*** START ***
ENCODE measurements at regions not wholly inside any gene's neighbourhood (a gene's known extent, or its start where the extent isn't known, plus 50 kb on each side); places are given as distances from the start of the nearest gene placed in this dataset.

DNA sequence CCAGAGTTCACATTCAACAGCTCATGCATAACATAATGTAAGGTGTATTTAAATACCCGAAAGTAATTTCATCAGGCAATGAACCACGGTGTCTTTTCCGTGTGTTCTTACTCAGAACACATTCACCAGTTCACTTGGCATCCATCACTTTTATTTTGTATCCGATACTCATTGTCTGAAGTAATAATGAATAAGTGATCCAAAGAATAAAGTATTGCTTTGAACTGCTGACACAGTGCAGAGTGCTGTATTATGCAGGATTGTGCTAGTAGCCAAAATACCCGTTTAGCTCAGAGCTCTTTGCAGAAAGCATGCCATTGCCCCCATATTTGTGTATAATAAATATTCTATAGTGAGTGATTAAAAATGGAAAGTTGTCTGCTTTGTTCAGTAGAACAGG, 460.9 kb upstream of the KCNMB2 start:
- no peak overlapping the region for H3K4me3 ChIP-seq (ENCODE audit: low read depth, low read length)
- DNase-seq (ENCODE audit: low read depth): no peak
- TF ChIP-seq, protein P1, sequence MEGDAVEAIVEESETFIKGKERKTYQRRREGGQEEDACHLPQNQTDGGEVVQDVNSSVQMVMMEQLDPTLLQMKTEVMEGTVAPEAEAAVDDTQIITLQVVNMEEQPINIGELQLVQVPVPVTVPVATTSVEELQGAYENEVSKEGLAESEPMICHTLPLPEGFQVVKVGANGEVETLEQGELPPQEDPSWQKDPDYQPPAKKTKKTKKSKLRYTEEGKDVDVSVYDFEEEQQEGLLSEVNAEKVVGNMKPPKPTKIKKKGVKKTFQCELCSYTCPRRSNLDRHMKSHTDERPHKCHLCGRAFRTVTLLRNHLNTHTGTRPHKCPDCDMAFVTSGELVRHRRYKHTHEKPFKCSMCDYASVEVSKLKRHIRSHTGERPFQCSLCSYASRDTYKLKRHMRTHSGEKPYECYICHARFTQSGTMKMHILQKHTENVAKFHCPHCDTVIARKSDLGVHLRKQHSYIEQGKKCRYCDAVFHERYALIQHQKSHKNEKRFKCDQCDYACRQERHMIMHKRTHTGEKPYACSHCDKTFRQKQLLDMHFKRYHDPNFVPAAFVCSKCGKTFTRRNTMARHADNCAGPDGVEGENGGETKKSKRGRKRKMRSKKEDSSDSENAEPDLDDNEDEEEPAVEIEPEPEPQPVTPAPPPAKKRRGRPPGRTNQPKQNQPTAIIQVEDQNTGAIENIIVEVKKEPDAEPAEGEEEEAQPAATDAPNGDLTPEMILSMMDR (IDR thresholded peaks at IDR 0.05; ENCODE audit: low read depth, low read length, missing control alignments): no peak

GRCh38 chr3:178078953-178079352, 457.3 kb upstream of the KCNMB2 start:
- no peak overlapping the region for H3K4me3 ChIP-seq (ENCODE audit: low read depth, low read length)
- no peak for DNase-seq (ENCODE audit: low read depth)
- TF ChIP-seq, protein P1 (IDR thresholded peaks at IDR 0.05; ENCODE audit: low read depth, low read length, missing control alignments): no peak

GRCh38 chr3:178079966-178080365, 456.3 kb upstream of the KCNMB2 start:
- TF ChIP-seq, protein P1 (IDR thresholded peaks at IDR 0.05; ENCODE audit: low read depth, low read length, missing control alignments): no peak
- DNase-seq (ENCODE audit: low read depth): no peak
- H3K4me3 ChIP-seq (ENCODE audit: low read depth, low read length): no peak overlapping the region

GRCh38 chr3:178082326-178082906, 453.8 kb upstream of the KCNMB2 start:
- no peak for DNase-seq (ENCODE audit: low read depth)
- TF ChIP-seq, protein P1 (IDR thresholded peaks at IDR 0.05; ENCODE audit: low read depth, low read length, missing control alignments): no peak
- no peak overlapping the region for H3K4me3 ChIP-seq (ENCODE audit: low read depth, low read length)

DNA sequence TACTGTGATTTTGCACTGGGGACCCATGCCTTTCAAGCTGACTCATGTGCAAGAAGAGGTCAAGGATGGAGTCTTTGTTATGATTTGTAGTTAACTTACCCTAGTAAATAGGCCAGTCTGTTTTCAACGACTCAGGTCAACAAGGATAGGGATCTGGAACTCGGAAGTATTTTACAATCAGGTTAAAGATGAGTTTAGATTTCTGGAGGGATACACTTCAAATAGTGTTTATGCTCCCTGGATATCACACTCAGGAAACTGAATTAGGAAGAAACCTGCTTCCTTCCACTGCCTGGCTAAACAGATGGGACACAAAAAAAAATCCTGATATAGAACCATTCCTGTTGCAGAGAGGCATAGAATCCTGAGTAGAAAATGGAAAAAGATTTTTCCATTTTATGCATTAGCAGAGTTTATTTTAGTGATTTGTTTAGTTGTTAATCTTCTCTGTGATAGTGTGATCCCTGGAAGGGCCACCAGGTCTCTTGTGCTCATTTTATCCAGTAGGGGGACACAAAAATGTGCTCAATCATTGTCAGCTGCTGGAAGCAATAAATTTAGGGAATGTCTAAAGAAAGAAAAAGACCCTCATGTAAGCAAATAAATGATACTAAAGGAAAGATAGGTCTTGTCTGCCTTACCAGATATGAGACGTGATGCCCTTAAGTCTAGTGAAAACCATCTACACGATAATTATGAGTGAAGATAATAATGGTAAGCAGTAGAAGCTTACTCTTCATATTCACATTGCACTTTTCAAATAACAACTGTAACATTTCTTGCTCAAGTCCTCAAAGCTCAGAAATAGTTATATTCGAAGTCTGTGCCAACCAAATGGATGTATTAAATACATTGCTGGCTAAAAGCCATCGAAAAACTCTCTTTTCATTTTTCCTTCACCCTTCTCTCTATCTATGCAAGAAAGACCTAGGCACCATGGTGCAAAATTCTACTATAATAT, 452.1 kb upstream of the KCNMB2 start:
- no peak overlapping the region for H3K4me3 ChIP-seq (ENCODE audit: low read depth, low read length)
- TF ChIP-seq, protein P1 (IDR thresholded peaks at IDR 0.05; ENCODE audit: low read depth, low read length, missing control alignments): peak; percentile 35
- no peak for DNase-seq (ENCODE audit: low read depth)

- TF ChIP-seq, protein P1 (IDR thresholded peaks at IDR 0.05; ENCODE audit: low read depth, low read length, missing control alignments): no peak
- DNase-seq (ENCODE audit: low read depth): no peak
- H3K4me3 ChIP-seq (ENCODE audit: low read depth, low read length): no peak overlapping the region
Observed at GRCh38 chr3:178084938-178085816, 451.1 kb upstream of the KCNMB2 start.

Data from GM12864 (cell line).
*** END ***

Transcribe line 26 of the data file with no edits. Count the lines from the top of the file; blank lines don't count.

Data from GM12864 (cell line).